Exposomics is the study of the exposome and relies on the application of internal and external exposure assessment methods.

2016 Paper Abstract

The exposome concept was defined in 2005 as encompassing all environmental exposures from conception onwards, as a new strategy to evidence environmental disease risk factors. Although very appealing, the exposome concept is challenging in many respects. In terms of assessment, several hundreds of time-varying exposures need to be considered, but increasing the number of exposures assessed should not be done at the cost of increased exposure misclassification. Accurately assessing the exposome currently requires numerous measurements, which rely on different technologies; resulting in an expensive set of protocols. In the future, high-throughput ‘omics technologies may be a promising technique to integrate a wide range of exposures from a small numbers of biological matrices. Assessing the association between many exposures and health raises statistical challenges. Due to the correlation structure of the exposome, existing statistical methods cannot fully and efficiently untangle the exposures truly affecting the health outcome from correlated exposures. Other statistical challenges relate to accounting for exposure misclassification or identifying synergistic effects between exposures. On-going exposome projects are trying to overcome technical and statistical challenges. From a public health perspective, a better understanding of the environmental risk factors should open the way to improved prevention strategies.

2015 Paper Abstract

The environment plays a major role in influencing diseases and health. The phenomenon of environmental exposure is complex and humans are not exposed to one or a handful factors but potentially hundreds factors throughout their lives. The exposome, the totality of exposures encountered from birth, is hypothesized to consist of multiple inter-dependencies, or correlations, between individual exposures. These correlations may reflect how individuals are exposed. Currently, we lack methods to comprehensively identify robust and replicated correlations between environmental exposures of the exposome. Further, we have not mapped how exposures associated with disease identified by environment-wide association studies (EWAS) are correlated with other exposures. To this end, we implement methods to describe a first “exposome globe”, a comprehensive display of replicated correlations between individual exposures of the exposome. First, we describe overall characteristics of the dense correlations between exposures, showing that we are able to replicate 2,656 correlations between individual exposures of 81,937 total considered (3%). We document the correlation within and between broad a priori defined categories of exposures (e.g., pollutants and nutrient exposures). We also demonstrate utility of the exposome globe to contextualize exposures found through two EWASs in type 2 diabetes and all-cause mortality, such as exposure clusters putatively related to smoking behaviors and persistent pollutant exposure. The exposome globe construct is a useful tool for the display and communication of the complex relationships between exposure factors and between exposure factors related to disease status.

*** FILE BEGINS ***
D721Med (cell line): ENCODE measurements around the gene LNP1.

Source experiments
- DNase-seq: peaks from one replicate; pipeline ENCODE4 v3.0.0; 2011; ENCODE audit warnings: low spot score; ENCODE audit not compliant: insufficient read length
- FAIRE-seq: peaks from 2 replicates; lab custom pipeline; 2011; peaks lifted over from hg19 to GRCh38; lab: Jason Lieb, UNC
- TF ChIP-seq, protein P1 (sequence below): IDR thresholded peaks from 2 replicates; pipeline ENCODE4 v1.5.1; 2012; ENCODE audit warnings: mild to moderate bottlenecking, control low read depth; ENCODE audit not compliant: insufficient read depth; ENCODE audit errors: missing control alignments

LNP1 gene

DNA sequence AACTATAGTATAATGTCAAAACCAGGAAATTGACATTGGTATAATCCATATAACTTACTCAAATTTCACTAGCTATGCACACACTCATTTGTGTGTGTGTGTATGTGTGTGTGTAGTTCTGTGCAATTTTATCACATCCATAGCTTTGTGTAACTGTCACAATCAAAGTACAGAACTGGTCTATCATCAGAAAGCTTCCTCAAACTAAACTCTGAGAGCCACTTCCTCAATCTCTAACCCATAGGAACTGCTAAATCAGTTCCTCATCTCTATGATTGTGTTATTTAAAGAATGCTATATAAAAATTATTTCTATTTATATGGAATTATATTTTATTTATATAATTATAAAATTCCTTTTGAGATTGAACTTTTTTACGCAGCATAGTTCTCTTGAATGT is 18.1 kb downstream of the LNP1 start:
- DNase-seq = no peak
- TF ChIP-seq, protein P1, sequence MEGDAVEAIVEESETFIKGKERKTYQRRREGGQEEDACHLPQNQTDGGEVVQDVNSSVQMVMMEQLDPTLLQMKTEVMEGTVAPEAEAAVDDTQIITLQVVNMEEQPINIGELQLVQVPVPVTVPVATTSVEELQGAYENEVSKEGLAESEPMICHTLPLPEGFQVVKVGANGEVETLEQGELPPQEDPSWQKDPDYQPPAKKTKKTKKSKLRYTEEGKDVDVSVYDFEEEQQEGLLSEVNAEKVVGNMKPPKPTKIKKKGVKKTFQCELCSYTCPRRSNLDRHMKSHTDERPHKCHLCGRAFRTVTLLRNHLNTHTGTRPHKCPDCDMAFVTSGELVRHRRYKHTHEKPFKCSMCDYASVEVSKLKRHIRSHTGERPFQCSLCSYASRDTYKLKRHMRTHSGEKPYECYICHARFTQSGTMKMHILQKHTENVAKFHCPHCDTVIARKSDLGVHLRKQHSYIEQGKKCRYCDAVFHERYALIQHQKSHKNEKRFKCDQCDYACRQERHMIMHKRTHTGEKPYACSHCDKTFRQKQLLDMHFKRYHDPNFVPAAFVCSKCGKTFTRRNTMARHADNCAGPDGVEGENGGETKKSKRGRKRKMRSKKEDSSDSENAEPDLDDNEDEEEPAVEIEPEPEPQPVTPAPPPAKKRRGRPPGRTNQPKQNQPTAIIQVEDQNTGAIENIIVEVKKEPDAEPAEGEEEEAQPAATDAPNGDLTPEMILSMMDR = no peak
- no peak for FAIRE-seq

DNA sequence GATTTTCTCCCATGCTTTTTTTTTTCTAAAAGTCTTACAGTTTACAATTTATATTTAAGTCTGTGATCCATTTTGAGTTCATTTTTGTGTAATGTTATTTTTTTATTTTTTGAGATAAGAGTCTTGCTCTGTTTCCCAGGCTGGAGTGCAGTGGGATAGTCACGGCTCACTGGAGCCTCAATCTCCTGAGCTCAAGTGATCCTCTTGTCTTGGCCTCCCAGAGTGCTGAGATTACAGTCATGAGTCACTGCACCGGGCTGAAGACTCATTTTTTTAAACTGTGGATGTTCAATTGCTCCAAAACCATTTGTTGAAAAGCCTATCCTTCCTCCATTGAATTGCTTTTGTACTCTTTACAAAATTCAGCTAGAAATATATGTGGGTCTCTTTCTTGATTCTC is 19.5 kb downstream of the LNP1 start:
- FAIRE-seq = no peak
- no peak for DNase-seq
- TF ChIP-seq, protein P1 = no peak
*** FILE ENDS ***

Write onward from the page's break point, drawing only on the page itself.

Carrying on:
More Information

  • The exposome concept: a challenge and a potential driver for environmental health research, ersjournals, 2016.
  • Development of exposome correlation globes to map out environment-wide associations, ncbi, PMC4299925, 2015.
  • Exposome and Exposomics, cdc, niosh.
  • humanexposomeproject website.

Eating organic pesticide-free food significantly reduces cancer risk

Association of Frequency of Organic Food Consumption With Cancer Risk – Findings From the NutriNet-Santé Prospective Cohort Study

Key Points

Question
What is the association between an organic food–based diet (ie, a diet less likely to contain pesticide residues) and cancer risk?

Findings
In a population-based cohort study of 68 946 French adults, a significant reduction in the risk of cancer was observed among high consumers of organic food.

Meaning
A higher frequency of organic food consumption was associated with a reduced risk of cancer; if the findings are confirmed, promoting organic food consumption in the general population could be a promising preventive strategy against cancer.

Abstract

Importance
Although organic foods are less likely to contain pesticide residues than conventional foods, few studies have examined the association of organic food consumption with cancer risk.

Objective